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Channel Guide 2017
Need help with your home improvement project?   Welcome Home's team of experts find new tools and demonstrate basic home repairs and how-to projects.    
In selecting a project, some home improvements pay off by increasing your home’s value , while others will do little to improve it. In general, updating your kitchen and bathrooms are always smart investments and offer the best home improvement value.
 
Remodeling Your Kitchen
The kitchen is the most important room in the house since it’s where much of the family interaction occurs. The average return-on-investment for improvements to the kitchen ranges from about 80 percent to 93 percent with average costs at $15,000 and up. If you don’t know where to start, try adding new tile flooring, re-facing old cabinets, and/or updating appliances to new energy efficient models.
 
Remodeling Your Bathroom
Bathroom renovations can yield a return of between 85 percent to 90 percent, with costs starting around $10,000. Adding a new bathroom can return as much as 85 percent, especially if you only have one bathroom to start with. And since it’s more difficult to sell a home with only one bathroom, adding a second bath can make your home significantly easier to sell. Some good improvements include installing double sinks, tile floors and new bath fixtures and faucets.
 
Other Good Home Improvements
Making home improvements can be a big undertaking. Larger improvements could include adding a fireplace, building a deck or patio, or adding a new heating or cooling system. However, you don’t have to spend huge bucks to upgrade the look of your home. Smaller, less expensive improvements could include replacing old doors or installing a ceiling fan. Cosmetic improvements can also go a long way in the minds of prospective buyers.
 
A Little Paint Goes a Long Way
When it comes to how much you spend on a kitchen remodel, prices can run the gamut, from $5,000 to $75,000, or more. Get the biggest bang for your buck on a kitchen remodel by looking at color. Fresh paint, in modern colors, can go a long way towards updating the look of your kitchen. Plus, paint is relatively cheap.
You might want to consider using low-VOC paint; this makes your kitchen more eco-friendly, and helps your family avoid breathing in dangerous chemicals, like benzene, that off-gas from regular fresh paint.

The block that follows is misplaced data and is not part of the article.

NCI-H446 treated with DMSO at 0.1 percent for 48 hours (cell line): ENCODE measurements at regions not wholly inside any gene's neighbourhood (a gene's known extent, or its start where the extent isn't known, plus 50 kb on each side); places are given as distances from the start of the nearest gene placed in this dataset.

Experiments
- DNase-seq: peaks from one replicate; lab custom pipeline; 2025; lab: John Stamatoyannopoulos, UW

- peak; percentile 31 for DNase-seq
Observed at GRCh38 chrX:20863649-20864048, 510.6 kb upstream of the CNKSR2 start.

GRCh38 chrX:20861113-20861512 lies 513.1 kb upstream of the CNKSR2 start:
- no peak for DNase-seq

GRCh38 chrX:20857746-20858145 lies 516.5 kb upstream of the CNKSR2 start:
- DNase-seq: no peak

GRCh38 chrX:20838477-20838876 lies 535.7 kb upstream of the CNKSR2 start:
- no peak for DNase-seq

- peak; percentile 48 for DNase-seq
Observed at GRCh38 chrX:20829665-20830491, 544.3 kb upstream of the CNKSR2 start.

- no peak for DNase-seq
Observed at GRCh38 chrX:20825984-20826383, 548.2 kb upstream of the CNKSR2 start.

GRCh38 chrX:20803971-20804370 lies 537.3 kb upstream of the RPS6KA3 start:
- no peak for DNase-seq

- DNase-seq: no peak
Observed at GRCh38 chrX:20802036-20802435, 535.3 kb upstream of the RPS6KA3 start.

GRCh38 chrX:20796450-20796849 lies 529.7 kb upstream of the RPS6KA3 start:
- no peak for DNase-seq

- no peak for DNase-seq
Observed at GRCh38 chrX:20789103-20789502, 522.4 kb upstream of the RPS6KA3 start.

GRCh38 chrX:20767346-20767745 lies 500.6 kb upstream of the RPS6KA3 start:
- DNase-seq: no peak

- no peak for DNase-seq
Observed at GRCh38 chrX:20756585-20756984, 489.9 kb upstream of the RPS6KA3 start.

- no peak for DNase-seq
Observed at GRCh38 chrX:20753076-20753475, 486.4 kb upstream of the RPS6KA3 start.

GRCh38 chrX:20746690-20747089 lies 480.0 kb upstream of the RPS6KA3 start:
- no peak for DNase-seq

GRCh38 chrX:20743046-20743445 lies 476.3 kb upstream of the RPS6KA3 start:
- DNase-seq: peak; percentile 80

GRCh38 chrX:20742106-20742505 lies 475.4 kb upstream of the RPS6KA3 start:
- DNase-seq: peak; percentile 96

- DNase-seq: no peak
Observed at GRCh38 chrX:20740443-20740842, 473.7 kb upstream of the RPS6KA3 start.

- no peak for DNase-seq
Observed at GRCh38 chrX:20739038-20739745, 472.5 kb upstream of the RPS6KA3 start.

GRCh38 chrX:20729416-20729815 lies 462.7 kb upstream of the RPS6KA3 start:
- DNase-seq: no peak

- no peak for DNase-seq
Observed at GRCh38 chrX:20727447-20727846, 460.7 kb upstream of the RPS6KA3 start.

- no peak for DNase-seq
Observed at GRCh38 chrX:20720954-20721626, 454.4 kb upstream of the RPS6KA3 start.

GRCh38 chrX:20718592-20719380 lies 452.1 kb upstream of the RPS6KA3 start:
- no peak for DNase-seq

Energy-Efficient Appliances
Replace old appliances with energy-efficient models. Energy Star-rated appliances are better for the environment, and they also help you save money, because they use less energy. Potential buyers often look for ways to save money when shopping for a new home.
 
Bathroom Addition
If your home only has one bathroom, you can recoup a large chunk of your investment by adding another one. Welcome Home estimates that you can recoup 80%-130% of whatever you spend adding a bathroom.
When it comes to finding room in your house for an extra bathroom, take a look at any extra rooms or underutilized spaces. Consider other spaces, such as closets or areas under the stairs, too. If you want a half-bath you need at least 18 square feet. If you want a full bath, including a stand-up shower, you need at least 30 square feet. If you want a bathtub, make sure you have at least 35 square feet to work with for a bathroom addition. See these bathroom design and remodeling ideas to get you started.
 
Like any project, the cost of adding a bathroom depends largely on the types of additions and accessories you want to use, and the cost of each of these items.  Make sure to shop around.
 
Reinventing a Room
Adding more square footage to your home with a new room can be an incredibly expensive project. Although you can recoup some of your investment, anywhere from 50%-83%, this project’s costs can quickly spin wildly out of control. Be careful - projects that start off with a $15,000 budget quickly turn into $30,000 or more when homeowners and contractors run into unexpected problems.
 
Adding Energy-Efficient Windows
These days, buyers shop for homes with energy efficiency in mind. Old, drafty single-pane windows are a major turn off. Energy Star claims that adding Energy Star-rated windows can save you up to $500 a year in heating and cooling costs by making your home more energy efficient.
According to HGTV, you can expect to recoup 60%-90% of your costs when you invest in energy-efficient windows. You can also receive a green energy tax credit of 10% for this upgrade, as long as you install Energy Star-rated windows. You might also qualify for additional credits from your state, or even your utility company.